With the announcement that Pope Benedict the XVI is resigning due to health concerns, there has been a lot of speculation in the media about what sort of changes might be in store with a new pope as well as plenty of suggestions for how the next pontiff could lead the Catholic Church in new directions. Most of this is pap and pabulum spouted by people with little understanding of the history and workings of the Catholic Church and little interest in seeing the church strengthened and reinvigorated. Their attitude can be boiled down to: wouldn’t it great if the Catholic Church thought the same way I did about the social issues that I deem important?
A notable exception to the ill informed commentary on the next pope and the future of the church is a piece it today’s WSJ called Catholics Need a Pope for the 'New Evangelization' by George Weigel. Weigel has long been one of the most authoritative and insightful voices on Catholicism and his track record of writing on the Catholic Church and its leaders mean that Catholics and others interested in what challenges lie ahead for the next pope would do well to listen to what he has to say.
So at this hinge moment, when the door is closing on the Counter-Reformation church in which every Catholic over 50 was raised, and as the door opens to the evangelical Catholicism of the future, what are the challenges facing the new pope?
Catholicism is dying in its historic heartland, Europe. The new pope must fan the frail flames of renewal that are present in European Catholicism. But he must also challenge Euro-Catholics to understand that only a robust, unapologetic proclamation of the Gospel can meet the challenge of a Christophobic public culture that increasingly regards biblical morality as irrational bigotry.
The new pope must be a vigorous defender of religious freedom throughout the world. Catholicism is under assault by the forces of jihadist Islam in a band of confrontation that runs across the globe from the west coast of Senegal to the eastern islands of Indonesia.
Christian communities in the Holy Land are under constant, often violent, pressure. In the West, religious freedom is being reduced to a mere "freedom of worship," with results like the ObamaCare Health and Human Services contraceptive mandate.
Thus the new pope must be a champion of religious freedom for all, insisting with John Paul II and Benedict XVI that there can be neither true freedom nor true democracy without religious freedom in full. That means the right of both individuals of conscience and religious communities to live their lives according to their most deeply held convictions, and the right to bring those convictions into public life without civil penalty or cultural ostracism.
This defense of religious freedom will be one string in the bow of the new pope's responsibility to nurture the rapidly growing Catholic communities in Africa, calling them to a new maturity of faith. It should also frame the new pope's approach to the People's Republic of China, where persecution of Christians is widespread. When China finally opens itself fully to the world, it will be the greatest field of Christian mission since the Europeans came to the Western Hemisphere. Like his two immediate predecessors, the new pope should recognize that the church's future mission in China will be imperiled by any premature deal-making with the Chinese Communist regime, which would also involve an evangelical betrayal of those Chinese Christians who are making daily sacrifices for fidelity to Jesus Christ.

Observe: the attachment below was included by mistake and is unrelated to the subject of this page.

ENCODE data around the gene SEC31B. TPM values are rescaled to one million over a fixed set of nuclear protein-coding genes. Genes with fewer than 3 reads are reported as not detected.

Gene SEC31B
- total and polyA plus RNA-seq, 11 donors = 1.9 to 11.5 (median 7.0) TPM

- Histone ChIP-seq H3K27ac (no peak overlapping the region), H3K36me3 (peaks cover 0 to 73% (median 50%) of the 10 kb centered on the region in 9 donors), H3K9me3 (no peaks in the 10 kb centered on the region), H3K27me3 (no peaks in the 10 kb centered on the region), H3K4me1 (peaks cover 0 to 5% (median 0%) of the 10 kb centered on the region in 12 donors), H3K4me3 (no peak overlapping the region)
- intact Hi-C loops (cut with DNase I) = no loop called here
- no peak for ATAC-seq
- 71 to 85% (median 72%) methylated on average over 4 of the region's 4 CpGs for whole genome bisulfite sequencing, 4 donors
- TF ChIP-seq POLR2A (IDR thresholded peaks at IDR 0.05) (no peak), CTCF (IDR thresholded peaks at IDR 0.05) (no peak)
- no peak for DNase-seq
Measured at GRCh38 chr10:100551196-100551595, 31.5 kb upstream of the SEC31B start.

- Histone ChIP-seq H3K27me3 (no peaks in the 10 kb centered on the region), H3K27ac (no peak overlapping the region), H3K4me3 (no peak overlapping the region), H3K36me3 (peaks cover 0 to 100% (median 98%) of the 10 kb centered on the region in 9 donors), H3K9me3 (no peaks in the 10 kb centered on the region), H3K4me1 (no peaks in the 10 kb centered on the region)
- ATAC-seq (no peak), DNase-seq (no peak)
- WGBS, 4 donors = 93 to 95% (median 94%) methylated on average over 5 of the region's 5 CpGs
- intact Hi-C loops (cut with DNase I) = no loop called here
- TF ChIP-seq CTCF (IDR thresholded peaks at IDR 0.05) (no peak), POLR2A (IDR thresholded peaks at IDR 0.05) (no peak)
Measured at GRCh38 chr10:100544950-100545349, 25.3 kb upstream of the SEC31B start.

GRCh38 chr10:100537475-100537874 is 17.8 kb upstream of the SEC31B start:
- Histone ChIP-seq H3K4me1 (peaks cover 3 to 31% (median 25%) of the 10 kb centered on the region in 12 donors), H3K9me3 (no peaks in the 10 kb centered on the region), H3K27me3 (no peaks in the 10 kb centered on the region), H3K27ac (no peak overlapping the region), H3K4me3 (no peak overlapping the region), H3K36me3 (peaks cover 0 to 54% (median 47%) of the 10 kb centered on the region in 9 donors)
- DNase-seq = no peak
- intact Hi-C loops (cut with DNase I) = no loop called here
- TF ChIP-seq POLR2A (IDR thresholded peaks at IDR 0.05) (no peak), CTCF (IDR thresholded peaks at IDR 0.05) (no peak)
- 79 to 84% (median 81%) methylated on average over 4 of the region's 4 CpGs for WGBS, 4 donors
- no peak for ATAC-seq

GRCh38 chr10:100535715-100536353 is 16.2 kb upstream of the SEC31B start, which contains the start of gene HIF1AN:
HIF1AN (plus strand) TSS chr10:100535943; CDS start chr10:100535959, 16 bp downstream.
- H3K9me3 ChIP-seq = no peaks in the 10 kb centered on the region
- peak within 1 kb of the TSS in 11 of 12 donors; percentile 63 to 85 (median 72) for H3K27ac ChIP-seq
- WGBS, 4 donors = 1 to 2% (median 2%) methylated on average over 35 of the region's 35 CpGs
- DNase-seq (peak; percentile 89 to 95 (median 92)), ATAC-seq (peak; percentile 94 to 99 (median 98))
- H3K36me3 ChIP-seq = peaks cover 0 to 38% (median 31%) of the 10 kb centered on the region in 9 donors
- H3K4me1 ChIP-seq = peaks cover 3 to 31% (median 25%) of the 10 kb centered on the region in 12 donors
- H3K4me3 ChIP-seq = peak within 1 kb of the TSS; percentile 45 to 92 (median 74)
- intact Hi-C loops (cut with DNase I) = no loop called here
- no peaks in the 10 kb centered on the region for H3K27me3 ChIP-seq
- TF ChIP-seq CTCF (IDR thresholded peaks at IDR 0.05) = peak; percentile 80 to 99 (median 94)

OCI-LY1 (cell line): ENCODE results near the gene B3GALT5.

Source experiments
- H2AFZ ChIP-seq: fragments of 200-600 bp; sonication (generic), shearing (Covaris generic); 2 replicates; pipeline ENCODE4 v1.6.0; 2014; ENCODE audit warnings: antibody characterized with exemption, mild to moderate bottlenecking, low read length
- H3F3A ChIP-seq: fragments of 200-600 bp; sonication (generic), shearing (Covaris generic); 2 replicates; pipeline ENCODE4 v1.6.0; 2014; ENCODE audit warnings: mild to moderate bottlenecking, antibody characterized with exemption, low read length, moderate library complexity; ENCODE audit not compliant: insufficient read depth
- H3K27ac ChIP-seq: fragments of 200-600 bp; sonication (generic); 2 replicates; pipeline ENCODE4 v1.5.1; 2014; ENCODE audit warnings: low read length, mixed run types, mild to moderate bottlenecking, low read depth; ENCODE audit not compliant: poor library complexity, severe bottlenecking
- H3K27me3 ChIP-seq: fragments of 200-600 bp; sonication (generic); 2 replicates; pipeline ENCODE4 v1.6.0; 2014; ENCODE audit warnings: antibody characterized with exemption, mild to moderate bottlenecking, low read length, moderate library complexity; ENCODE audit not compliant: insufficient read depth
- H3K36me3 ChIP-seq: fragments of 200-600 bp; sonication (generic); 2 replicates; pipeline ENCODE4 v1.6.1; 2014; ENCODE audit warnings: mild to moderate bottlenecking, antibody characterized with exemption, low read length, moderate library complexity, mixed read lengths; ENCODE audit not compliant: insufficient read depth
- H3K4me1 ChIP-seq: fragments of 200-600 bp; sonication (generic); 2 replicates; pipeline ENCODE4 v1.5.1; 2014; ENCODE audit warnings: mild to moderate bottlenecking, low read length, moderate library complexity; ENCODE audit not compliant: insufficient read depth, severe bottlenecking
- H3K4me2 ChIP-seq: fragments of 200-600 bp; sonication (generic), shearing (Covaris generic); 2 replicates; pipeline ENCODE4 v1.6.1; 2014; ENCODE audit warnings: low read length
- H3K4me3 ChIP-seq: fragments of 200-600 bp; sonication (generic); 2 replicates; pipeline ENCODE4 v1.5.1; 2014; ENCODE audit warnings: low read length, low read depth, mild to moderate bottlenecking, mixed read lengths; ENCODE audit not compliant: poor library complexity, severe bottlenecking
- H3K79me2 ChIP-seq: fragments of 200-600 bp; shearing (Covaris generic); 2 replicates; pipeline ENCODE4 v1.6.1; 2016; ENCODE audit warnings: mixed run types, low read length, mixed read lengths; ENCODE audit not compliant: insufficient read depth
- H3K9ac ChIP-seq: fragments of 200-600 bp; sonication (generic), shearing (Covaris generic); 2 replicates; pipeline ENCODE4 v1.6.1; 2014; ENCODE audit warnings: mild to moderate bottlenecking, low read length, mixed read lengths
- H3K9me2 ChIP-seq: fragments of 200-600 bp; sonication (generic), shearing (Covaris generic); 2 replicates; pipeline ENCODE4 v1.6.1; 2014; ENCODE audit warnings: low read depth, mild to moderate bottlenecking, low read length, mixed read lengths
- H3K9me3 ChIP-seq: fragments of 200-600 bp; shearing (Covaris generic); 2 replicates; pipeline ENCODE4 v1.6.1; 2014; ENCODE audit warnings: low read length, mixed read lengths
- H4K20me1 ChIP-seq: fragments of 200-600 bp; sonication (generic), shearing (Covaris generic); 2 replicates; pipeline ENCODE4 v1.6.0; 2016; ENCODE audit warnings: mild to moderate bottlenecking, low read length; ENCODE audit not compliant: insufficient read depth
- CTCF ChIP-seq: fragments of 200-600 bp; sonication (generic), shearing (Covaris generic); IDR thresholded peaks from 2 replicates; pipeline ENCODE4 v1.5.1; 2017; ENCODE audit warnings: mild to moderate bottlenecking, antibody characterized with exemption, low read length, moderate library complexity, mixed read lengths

The ambient public culture of the West will demand that the new pope embrace some form of Catholic Lite. But that counsel of cultural conformism will have to reckon with two hard facts: Wherever Catholic Lite has been embraced in the past 40 years, as in Western Europe, the church has withered and is now dying. The liveliest parts of the Catholic world, within the United States and elsewhere, are those that have embraced the Catholic symphony of truth in full. In responding to demands that he change the unchangeable, however, the new pope will have to demonstrate that every time the Catholic Church says "No" to something—such as abortion or same-sex marriage—that "No" is based on a prior "Yes" to the truths about human dignity the church learns from the Gospel and from reason.
And that suggests a final challenge for Gregory XVII, Leo XIV, John XXIV, Clement XV, or whoever the new pope turns out to be: He must help an increasingly deracinated world—in which there may be your truth and my truth, but nothing recognizable as the truth—rediscover the linkage between faith and reason, between Jerusalem and Athens, two of the pillars of Western civilization. When those two pillars crumble, the third pillar—Rome, the Western commitment to the rule of law—crumbles as well. And the result is what Benedict XVI aptly styled the dictatorship of relativism.
What kind of man can meet these challenges? A radically converted Christian disciple who believes that Jesus Christ really is the answer to the question that is every human life. An experienced pastor with the courage to be Catholic and the winsomeness to make robust orthodoxy exciting. A leader who is not afraid to straighten out the disastrous condition of the Roman Curia, so that the Vatican bureaucracy becomes an instrument of the New Evangelization, not an impediment to it.
Those responsible for selecting the next pope definitely have their work cut out for them.